Criminal record aside, Chicago offers a metropolitan wonderland, says Roger Hall.
I climbed on board a bus in downtown Chicago, showed my seven-day pass to the driver and told her where I wanted to go.
"Wrong bus," she said cheerfully. "The one you want is just in front. Stay right there."
She accelerated in pursuit, honking her horn to the driver ahead, deposited me at the next stop and waited until I was safely aboard.
Chicago may have a reputation for crime and corruption, however we found nothing but friendliness and interest from the "Chicagoans" we met.
We stayed at Flemish House, a bed and breakfast place in the funky Gold Coast area, close to the lake front and within easy walking distance of the Magnificent Mile. It's an 1892 row house charmingly restored with large, stylishly furnished apartments. We were there primarily to see Frank Lloyd Wright houses but we also wanted to check out the Magnificent Mile (Michigan Avenue), Chicago's most famous and fashionable street.
On either side are speciality shops such as Cartier, Bulgari and Jimmy Choo plus several historical sites and landmark skyscrapers.
The Hotel Intercontinental took 12 years and a whopping $300 million to restore. We took one of the free audio tours, which allow visitors to admire the building's Art Deco interior. The highlight is the 1920s swimming pool on the 14th floor, which was originally used by sports club members and some famous guests: local boy Johnny Weissmuller (Tarzan) and Esther Williams.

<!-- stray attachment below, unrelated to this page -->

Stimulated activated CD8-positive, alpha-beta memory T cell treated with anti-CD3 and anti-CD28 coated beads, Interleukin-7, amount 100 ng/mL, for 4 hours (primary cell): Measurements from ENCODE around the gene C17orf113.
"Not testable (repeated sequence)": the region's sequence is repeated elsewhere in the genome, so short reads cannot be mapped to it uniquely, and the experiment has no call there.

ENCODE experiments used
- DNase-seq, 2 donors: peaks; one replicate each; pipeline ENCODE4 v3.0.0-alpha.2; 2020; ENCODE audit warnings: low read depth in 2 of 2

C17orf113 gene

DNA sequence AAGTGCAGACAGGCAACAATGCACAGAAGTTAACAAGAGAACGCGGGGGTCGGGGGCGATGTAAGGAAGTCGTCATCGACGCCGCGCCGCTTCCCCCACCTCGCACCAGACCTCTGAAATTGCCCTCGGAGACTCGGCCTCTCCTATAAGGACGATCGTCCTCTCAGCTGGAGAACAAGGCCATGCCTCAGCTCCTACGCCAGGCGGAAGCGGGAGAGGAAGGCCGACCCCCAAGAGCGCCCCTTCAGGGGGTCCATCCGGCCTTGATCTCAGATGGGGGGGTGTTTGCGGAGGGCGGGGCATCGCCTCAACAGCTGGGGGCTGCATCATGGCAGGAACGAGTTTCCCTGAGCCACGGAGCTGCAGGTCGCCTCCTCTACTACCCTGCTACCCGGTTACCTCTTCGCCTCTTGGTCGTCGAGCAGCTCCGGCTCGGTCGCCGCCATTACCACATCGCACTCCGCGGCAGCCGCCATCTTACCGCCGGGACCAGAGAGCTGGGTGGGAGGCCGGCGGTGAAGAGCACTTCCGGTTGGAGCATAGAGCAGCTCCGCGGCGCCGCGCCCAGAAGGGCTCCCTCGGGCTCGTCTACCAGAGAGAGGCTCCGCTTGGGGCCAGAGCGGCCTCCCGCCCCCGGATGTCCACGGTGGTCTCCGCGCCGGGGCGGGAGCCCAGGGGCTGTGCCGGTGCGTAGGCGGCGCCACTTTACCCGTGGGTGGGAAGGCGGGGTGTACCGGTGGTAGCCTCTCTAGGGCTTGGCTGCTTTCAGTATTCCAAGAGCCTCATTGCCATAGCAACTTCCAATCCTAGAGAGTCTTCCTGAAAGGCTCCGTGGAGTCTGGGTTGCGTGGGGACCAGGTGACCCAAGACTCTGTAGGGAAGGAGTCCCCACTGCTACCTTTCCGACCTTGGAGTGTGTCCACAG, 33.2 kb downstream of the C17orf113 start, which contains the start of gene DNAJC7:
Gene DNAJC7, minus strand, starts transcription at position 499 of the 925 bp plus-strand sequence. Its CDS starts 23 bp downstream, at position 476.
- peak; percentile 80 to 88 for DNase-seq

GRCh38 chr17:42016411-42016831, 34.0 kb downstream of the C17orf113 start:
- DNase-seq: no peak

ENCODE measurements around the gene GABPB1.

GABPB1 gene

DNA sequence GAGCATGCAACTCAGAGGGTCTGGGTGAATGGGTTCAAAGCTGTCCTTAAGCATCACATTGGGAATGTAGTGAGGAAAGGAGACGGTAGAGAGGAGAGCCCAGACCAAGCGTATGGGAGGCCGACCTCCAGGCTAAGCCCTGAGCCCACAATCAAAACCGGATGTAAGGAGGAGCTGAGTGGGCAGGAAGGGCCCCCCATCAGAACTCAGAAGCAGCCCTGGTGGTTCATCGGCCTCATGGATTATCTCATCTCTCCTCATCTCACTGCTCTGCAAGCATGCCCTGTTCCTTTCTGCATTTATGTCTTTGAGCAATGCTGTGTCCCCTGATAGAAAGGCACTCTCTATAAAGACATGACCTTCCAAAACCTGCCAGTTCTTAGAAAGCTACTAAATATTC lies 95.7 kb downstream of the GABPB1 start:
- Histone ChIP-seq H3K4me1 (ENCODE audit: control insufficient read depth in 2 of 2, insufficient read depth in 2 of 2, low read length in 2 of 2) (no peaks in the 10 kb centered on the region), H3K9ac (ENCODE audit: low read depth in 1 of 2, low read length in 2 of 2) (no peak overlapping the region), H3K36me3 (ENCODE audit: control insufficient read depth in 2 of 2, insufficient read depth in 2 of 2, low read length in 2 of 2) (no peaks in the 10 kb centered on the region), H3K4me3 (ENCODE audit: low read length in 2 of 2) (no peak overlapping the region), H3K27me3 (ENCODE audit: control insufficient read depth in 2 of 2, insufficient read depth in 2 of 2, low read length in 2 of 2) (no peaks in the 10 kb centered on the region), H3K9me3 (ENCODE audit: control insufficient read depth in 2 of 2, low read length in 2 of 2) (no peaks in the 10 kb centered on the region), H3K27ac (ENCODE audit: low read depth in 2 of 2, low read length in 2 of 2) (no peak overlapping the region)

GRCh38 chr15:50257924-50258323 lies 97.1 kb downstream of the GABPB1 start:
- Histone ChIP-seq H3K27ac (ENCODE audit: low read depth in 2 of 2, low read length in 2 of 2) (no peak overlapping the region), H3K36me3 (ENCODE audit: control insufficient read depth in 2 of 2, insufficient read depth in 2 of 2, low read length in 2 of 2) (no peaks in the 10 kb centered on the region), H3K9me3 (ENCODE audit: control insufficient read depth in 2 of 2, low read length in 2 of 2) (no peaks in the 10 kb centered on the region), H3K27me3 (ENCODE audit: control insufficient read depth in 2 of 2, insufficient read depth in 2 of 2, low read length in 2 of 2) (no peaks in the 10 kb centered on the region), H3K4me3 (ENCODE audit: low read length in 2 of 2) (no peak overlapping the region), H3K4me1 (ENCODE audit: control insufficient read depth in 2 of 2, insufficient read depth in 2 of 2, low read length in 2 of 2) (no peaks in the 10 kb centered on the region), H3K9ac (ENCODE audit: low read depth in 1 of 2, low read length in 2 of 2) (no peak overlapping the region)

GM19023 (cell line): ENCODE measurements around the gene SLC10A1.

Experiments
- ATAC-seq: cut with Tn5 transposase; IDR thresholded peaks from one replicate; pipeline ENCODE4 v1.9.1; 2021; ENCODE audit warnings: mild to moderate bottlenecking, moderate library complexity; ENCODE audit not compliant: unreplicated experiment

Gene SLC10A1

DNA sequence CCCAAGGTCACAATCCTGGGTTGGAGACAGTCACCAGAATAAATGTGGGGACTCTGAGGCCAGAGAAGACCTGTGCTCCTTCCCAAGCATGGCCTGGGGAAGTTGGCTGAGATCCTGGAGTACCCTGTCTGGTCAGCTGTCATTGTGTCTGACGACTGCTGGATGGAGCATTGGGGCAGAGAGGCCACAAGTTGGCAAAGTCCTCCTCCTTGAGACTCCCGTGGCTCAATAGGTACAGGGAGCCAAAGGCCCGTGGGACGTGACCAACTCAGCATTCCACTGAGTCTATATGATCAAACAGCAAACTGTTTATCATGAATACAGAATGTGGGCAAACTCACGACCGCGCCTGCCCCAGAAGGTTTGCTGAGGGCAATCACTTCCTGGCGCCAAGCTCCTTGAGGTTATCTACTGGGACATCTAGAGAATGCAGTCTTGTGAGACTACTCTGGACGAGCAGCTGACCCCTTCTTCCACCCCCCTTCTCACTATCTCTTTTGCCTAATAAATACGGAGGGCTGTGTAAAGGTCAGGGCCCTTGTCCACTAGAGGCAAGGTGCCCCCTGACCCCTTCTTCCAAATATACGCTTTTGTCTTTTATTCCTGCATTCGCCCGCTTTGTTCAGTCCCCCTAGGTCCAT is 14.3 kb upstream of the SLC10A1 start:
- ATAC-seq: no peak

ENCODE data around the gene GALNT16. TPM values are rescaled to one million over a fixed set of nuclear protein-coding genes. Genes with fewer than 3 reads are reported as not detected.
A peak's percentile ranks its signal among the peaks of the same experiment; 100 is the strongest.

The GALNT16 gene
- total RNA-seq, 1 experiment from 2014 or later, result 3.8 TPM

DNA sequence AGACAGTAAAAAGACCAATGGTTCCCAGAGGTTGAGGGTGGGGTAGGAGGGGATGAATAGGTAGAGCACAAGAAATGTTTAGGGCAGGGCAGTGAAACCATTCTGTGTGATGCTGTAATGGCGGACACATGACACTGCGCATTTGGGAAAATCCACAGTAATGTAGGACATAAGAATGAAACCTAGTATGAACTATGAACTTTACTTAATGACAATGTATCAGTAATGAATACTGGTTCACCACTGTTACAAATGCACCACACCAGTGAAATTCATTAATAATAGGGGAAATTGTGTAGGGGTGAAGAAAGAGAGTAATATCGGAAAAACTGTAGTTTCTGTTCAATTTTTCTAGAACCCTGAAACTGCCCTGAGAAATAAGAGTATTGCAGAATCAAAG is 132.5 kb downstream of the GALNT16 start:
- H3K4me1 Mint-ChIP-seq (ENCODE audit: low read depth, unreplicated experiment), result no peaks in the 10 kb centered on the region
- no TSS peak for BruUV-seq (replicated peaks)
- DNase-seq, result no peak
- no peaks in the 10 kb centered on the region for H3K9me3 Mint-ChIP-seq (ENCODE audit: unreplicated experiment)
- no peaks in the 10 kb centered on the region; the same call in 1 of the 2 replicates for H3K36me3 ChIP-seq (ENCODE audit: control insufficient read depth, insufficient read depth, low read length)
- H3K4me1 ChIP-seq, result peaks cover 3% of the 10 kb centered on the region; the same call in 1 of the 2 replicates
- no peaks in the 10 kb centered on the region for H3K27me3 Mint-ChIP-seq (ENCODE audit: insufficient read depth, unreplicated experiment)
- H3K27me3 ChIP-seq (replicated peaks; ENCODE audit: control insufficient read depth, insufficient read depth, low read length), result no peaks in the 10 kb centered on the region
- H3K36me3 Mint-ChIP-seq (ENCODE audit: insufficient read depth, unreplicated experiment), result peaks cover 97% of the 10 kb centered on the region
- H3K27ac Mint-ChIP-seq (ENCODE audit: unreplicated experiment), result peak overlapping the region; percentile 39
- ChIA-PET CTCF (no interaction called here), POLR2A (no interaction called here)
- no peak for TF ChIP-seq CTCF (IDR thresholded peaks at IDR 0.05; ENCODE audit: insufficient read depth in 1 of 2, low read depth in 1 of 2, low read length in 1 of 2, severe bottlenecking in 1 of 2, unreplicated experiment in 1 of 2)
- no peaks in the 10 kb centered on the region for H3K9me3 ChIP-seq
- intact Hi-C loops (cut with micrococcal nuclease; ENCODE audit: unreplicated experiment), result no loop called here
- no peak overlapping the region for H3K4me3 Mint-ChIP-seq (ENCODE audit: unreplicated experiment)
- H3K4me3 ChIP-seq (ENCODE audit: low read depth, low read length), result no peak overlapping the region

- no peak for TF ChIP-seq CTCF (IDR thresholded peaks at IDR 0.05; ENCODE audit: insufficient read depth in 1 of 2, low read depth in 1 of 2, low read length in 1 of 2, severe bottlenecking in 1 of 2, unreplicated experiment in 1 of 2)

The Mile crosses the Chicago River, where we caught the 1pm sailing of an architectural river cruise run by the Chicago Architecture Foundation. During the 90-minute trip, the guide pointed out all the buildings and their architectural features, - numerous skyscrapers, apartment blocks, restored warehouses, Marshall Field's, Willis Tower (formerly Sears Tower), the Lyric Opera, Marina City and more.
I've never been anywhere where people are so knowledgeable and proud of the architecture that makes their city. The city also has some great art. The Art Institute has one of the world's finest collections of Impressionist paintings, extensive collections of Old Masters and Post Impressionists plus two of America's greatest paintings - Grant Wood's American Gothic and Edward Hopper's Nighthawks.
Nearby is Millennium Park, which has two pieces of interactive sculpture.
One, known affectionately as The Bean, has a highly polished surface that reflects and distorts. Everyone was fascinated to look at their misshapen selves, which varied according to whichever vantage point they were at. One couple took photos of themselves jumping in front of it, while a line of schoolchildren lay down under the shiny mass.
The other sculpture comprises two large 10m-high cylinders on which, somehow, faces are projected. The faces move every now and then, and then, unexpectedly, water squirts from their mouths on to children paddling beneath - and unsuspecting onlookers.
The Second City Comedy Club has spawned comedy greats such as Tina Fey, Steve Carell and Bill Murray. We watched The Best Scenes from the last Fifty Years and it had great sketches with a great cast - the place was jam-packed.
Before the show, we ate at nearby Nookies, which serves generous-sized meals at reasonable prices. The young muscular Greek owner came over to talk to us. "Well," he said, "last year I lived in Remuera." He'd been to New Zealand to improve his rugby and hopes one day to play for the US or Greece in the World Cup. Watch out for him in 2015. But his name's not Nookie.
Getting there: Air New Zealand, in conjunction with partner airlines, has daily services from Auckland to Chicago, via Los Angeles.
What to see:
Further information: See choosechicago.com.
Roger Hall paid his own way to Chicago.